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The Best Video Game Movies Ever Made

by  in Lists, Movies, Video Game Comment
The Best Video Game Movies Ever Made

We’ll be the first to admit that movies based on video games have a less than stellar track record (see, for example “Super Mario Bros.”). In fact, we’ve already broken down the worst of the worst when it comes to terrible movies based on great games. But that doesn’t mean the category can be ignored outright.

RELATED: 15 Awesome Video Games Turned Into Terrible Movies

Whether or not November’s “Assassin’s Creed”> film turns the tide, it seems like the trend of dog awful B-movies loosely based off games might just be a thing of the past. Or at least that’s what we’re hoping. To spread that optimism around, we’ve examined the many attempts at adapting games into movies to highlight the times they succeeded — or least didn’t go down in flames.

10. Max Payne (2008)

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Despite a story being heavily laden in sometimes comical amounts of sadness and drama, the 2008 “Max Payne” movie featured a lot of what made the game great. The movie’s visually stunning take on the Valkyr drug trips were a huge upgrade in comparison to the source material, which was essentially running around empty rooms with a red filter on them and some spooky echoing voices.

The character of Max Payne was never particularly emotive in his PlayStation 2 debut, being largely relegated to flat dialogue delivered over a series of comic strip style cutscenes. This in turn allowed Mark Wahlberg to nail the grim and badass disposition of Max onscreen with little issue. Granted it took entirely too long to get to some savory good old-fashioned gun violence in the film, but it delivered a few decent sequences like the office shootout. Coming from a game based on a loose-cannon cop with a few bullets to spare, “Max Payne” the film was passable.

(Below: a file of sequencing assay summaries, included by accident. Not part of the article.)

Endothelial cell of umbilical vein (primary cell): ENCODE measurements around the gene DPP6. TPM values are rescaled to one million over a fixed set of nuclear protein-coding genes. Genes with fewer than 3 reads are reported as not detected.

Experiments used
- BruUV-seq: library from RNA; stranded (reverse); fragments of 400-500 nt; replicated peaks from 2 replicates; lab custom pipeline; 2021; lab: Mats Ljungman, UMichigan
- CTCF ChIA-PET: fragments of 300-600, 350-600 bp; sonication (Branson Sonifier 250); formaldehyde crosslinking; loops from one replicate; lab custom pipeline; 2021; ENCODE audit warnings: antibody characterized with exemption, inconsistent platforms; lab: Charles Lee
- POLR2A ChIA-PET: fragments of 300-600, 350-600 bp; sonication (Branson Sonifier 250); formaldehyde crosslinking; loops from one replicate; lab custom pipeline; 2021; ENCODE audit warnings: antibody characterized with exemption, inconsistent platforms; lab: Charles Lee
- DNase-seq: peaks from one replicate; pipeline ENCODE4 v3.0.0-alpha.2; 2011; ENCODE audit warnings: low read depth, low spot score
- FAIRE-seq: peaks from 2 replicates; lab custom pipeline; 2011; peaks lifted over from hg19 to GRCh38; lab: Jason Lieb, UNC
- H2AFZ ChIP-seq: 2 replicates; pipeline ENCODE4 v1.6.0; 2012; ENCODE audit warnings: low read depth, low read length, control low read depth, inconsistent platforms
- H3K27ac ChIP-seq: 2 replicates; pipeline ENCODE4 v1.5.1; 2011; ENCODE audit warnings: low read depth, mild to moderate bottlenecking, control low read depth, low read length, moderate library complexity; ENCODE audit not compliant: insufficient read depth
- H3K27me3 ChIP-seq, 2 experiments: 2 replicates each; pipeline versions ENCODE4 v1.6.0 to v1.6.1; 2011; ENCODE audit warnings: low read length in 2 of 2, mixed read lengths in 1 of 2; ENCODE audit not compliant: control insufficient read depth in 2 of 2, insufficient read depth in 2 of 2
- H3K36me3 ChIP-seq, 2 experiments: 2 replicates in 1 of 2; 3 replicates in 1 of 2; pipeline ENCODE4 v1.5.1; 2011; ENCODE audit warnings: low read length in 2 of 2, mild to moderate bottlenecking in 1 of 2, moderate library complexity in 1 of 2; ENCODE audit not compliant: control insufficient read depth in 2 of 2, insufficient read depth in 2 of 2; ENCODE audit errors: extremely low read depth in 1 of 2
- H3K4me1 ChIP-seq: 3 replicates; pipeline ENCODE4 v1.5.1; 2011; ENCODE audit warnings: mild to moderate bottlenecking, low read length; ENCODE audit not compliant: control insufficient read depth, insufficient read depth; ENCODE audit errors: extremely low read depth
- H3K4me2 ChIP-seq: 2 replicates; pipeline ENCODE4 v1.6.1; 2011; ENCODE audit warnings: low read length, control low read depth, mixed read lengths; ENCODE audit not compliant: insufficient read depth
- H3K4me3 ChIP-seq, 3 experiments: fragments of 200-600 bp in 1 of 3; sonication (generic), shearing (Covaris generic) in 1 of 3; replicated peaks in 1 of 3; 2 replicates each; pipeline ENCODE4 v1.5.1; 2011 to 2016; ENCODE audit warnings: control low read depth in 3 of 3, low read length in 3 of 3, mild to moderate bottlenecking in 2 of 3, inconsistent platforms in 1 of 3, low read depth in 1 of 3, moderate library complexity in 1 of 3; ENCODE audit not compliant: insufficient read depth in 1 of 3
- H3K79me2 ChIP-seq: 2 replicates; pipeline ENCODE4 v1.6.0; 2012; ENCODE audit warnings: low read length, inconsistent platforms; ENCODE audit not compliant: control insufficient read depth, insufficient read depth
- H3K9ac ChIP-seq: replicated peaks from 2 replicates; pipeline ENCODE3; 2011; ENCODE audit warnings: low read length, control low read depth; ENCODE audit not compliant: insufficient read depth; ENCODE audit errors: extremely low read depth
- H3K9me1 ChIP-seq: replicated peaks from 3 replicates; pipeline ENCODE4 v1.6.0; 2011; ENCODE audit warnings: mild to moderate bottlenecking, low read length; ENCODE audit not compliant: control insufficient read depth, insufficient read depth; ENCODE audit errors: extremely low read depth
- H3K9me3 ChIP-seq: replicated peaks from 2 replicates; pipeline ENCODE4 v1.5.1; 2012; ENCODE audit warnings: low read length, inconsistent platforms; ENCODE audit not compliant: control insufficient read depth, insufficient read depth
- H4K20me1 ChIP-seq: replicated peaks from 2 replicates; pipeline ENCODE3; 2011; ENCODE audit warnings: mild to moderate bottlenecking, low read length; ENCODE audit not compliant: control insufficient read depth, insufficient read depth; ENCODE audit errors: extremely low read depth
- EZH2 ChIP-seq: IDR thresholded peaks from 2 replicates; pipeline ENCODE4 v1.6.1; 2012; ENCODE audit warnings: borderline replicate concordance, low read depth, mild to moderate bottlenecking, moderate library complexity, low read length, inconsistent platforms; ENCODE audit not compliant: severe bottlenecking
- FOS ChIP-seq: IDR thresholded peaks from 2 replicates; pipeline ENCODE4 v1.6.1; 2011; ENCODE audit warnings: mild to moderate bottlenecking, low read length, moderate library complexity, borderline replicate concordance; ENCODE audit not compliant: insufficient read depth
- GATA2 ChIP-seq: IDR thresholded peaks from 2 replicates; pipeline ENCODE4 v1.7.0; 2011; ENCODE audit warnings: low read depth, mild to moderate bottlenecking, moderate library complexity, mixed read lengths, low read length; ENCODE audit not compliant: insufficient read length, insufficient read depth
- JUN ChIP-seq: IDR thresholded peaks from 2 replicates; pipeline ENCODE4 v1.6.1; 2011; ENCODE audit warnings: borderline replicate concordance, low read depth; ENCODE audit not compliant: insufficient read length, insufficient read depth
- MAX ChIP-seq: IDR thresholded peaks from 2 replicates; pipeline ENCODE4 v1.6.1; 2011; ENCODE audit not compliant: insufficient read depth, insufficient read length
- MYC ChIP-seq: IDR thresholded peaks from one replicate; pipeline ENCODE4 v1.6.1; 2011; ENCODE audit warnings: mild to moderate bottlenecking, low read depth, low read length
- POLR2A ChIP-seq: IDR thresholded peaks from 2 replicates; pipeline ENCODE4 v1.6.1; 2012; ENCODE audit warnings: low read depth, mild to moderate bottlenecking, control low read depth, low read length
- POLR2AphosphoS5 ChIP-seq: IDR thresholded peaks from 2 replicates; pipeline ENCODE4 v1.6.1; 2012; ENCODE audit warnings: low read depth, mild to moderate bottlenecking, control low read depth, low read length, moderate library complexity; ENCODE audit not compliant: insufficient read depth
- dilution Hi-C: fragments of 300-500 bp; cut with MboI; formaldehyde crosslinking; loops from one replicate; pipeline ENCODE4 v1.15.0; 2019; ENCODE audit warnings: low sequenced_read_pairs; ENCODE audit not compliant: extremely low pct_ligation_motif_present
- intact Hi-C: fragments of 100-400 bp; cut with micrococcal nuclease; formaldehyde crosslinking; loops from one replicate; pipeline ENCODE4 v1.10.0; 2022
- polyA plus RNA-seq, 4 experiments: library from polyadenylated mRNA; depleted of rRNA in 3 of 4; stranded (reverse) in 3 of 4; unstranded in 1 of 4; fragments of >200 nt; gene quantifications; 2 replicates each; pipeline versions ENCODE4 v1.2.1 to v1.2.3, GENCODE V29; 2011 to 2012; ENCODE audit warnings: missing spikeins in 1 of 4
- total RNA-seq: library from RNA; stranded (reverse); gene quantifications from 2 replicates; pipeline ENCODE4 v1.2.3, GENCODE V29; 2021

9. Lara Croft: Tomb Raider (2001)

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Before her more recent current-gen reboot, Lara Croft was primarily known as the big-bosomed Indiana Jones styled heroine from a series of early PlayStation and PCgames. Other than fighting skeletons, dual-wielding pistols, and failing swan dives, there was little to be had of her personality outside of her favorite titular hobby of tomb raiding.

Enter “Lara Croft: Tomb Raider,” the 2001 film adaptation with Angelina Jolie filling in the main character’s combat boots. For all its unnecessary robot fights and inexplicable indoor bungie shootouts, the movie still managed to be entertaining. Jolie portrays Lara as badass and sarcastic, while still remaining feminine. The effects are dated, but feature evil living statues and stone golems reminiscent of the games’ typical repertoire of enemies. Plus the film delivers on, you know, Lara actually raiding a tomb for an ancient artifact at the center of its plot. And hey, who realized Daniel Craig was in this? (Put your hand down, don’t act like you really knew.)

8. DOOM (2005)

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Let’s be honest, “DOOM” was an unflinchingly violent, gory and stupidly fun game to play when it debuted in 1993. So it stands to reason that a movie based off of it would be awesome, right? Guys?